The sun belched up a large flare of charged particles on Oct. 28, and now that electric wind is barreling toward Earth as a strong geomagnetic storm.
The storm — which ranks as a category G3 on the Space Weather Prediction Center's (SWPC) 5-tier scale — is expected to reach Earth late on Saturday (Oct. 30), with effects continuing into Halloween (Oct. 31), according to a SWPC statement.
"Impacts to our technology from a G3 storm are generally nominal. However, a G3 storm has the potential to drive the aurora further away from its normal polar residence," the SWPC wrote. "The aurora might be seen over the far Northeast, to the upper Midwest and over the state of Washington."
Large solar flares, or coronal mass ejections (CMEs), are a routine type of space weather that occur when enormous blobs of plasma (electrically charged gases that make up all the stars in the universe) escape the sun's atmosphere and ooze through space at hundreds to thousands of miles a second. (The current G3 storm is traveling at about 600 miles, or 970 kilometers, per second, according to SWPC.)
It typically takes a CME about 15 to 18 hours to reach Earth, where the blob slams into our planet's magnetic shield, compressing the shield slightly. Charged solar particles then shoot down the magnetic field lines, heading toward the North and South Poles and bumping into atmospheric molecules along the way. The agitated molecules release energy as colorful light, creating auroras.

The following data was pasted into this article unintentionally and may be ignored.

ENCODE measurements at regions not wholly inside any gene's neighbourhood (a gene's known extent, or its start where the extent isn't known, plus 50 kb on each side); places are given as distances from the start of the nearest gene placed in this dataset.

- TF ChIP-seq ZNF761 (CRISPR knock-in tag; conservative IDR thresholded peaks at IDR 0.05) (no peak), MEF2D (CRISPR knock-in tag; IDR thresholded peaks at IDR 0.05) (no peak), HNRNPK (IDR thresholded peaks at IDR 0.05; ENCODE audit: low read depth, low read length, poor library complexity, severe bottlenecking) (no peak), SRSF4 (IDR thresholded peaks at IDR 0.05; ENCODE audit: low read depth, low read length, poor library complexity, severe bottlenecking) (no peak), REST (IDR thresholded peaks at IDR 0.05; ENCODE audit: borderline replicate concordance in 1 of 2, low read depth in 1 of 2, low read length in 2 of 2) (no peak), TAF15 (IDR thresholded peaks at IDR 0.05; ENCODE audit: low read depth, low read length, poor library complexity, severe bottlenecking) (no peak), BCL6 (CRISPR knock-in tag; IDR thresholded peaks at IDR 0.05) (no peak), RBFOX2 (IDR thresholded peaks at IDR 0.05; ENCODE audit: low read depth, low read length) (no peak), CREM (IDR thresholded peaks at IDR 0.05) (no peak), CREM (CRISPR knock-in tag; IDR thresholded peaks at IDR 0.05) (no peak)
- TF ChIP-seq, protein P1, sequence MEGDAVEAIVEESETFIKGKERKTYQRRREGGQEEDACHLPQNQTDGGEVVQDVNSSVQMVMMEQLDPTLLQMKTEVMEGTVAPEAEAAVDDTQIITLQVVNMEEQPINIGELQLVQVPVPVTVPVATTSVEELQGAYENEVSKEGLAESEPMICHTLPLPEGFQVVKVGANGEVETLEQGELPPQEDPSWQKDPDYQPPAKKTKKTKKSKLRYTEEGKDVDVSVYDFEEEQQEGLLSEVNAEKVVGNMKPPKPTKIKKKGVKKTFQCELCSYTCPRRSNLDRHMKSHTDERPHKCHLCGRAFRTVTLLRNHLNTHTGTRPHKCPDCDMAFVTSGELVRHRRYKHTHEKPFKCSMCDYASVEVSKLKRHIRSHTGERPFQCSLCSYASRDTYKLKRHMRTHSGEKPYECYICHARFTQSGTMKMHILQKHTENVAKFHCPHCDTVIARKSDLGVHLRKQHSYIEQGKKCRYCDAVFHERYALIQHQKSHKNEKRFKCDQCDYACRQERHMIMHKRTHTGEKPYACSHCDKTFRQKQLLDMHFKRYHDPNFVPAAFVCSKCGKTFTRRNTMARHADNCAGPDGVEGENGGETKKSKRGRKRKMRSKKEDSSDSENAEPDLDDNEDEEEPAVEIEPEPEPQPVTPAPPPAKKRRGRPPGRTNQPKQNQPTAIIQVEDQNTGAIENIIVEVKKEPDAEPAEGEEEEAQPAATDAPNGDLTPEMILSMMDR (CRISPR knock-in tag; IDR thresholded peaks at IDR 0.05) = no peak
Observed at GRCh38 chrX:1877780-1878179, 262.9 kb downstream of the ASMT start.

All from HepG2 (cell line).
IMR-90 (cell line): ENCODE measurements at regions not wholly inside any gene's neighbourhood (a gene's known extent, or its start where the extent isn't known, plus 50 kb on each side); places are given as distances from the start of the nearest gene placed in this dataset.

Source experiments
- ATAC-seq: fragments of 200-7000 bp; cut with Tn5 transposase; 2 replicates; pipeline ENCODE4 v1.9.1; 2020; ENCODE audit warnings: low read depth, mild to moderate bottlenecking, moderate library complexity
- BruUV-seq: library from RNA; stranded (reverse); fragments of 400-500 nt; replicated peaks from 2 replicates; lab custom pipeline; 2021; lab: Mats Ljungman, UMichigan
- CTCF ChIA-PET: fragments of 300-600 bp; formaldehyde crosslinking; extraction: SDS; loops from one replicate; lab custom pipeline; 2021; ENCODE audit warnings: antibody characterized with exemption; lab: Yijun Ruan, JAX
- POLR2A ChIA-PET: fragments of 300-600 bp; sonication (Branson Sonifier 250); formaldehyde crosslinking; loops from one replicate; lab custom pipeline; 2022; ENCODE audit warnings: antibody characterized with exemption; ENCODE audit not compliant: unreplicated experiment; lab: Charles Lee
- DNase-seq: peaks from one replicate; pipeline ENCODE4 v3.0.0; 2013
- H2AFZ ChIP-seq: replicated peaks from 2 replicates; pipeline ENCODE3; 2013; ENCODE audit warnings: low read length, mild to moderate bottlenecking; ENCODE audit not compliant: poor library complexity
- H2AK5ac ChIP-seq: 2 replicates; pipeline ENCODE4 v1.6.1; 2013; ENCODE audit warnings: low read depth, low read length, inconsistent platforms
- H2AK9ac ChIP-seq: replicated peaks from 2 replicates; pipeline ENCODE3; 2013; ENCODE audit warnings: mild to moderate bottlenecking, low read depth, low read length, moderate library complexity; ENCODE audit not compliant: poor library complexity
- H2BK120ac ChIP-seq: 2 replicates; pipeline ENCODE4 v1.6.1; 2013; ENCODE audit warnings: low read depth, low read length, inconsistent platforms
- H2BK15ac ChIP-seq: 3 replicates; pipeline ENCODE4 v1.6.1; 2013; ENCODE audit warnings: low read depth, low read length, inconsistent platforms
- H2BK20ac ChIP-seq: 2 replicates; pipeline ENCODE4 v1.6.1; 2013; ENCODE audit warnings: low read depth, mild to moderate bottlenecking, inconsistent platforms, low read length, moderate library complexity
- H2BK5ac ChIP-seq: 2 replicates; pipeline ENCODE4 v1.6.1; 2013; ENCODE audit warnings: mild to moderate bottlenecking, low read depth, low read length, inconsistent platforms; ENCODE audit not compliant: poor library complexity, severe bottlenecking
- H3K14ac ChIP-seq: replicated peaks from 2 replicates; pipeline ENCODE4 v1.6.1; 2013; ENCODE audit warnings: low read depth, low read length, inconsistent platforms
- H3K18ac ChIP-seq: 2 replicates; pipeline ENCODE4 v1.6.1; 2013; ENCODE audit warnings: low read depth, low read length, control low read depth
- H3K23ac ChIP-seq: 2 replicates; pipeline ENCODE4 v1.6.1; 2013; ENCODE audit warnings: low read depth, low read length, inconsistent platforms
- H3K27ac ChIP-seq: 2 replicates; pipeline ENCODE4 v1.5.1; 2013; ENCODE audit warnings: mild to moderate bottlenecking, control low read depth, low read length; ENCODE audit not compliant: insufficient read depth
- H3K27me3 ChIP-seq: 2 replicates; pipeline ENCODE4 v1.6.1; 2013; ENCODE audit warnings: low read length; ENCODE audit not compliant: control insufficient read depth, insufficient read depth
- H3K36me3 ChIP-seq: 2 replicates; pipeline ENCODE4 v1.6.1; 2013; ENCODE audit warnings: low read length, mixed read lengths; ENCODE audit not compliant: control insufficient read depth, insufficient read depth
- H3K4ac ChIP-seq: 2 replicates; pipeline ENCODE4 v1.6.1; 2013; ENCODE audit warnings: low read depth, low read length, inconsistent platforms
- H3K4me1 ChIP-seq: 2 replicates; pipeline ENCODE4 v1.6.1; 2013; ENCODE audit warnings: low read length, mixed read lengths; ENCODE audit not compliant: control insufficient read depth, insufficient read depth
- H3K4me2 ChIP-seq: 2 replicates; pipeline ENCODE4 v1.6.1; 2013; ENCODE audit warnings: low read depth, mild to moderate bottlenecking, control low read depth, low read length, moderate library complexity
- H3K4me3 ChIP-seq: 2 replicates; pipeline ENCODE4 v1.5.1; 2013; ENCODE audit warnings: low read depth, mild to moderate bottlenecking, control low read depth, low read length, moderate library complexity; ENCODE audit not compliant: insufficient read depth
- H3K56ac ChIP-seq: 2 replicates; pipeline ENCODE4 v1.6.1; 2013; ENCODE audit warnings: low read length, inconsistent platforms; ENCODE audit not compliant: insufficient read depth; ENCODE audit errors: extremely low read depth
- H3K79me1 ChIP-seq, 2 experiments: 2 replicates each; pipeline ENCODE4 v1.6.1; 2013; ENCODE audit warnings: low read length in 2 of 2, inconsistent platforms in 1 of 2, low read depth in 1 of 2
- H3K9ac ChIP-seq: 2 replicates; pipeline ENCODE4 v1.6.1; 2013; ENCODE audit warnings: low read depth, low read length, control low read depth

CMEs can also disrupt power systems and communications technology, depending on a given storm's strength. For G3 storms, "intermittent satellite navigation and low-frequency radio navigation problems may occur," according to SWPC.
Larger storms can pack a bigger punch, such as the infamous 1859 storm known as the Carrington Event, which disrupted Earth's magnetosphere so severely that telegraph wires burst into flames. Future storms of this caliber could cripple the global internet, Live Science previously reported.
The sun is currently approaching a period known as the solar maximum — the most active part of its 11-year cycle. During this period, the sun's magnetic field, which controls CMEs and other solar weather, is at its strongest, resulting in more and stronger solar storms. Other recent solar outbursts include a G2 storm that hit Earth on Oct. 11, and another series of G2 storms that reached the planet on Sept. 27.
Originally published on Live Science.
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Brandon is the space/physics editor at Live Science. His writing has appeared in The Washington Post, Reader's Digest, CBS.com, the Richard Dawkins Foundation website and other outlets. He holds a bachelor's degree in creative writing from the University of Arizona, with minors in journalism and media arts. He enjoys writing most about space, geoscience and the mysteries of the universe.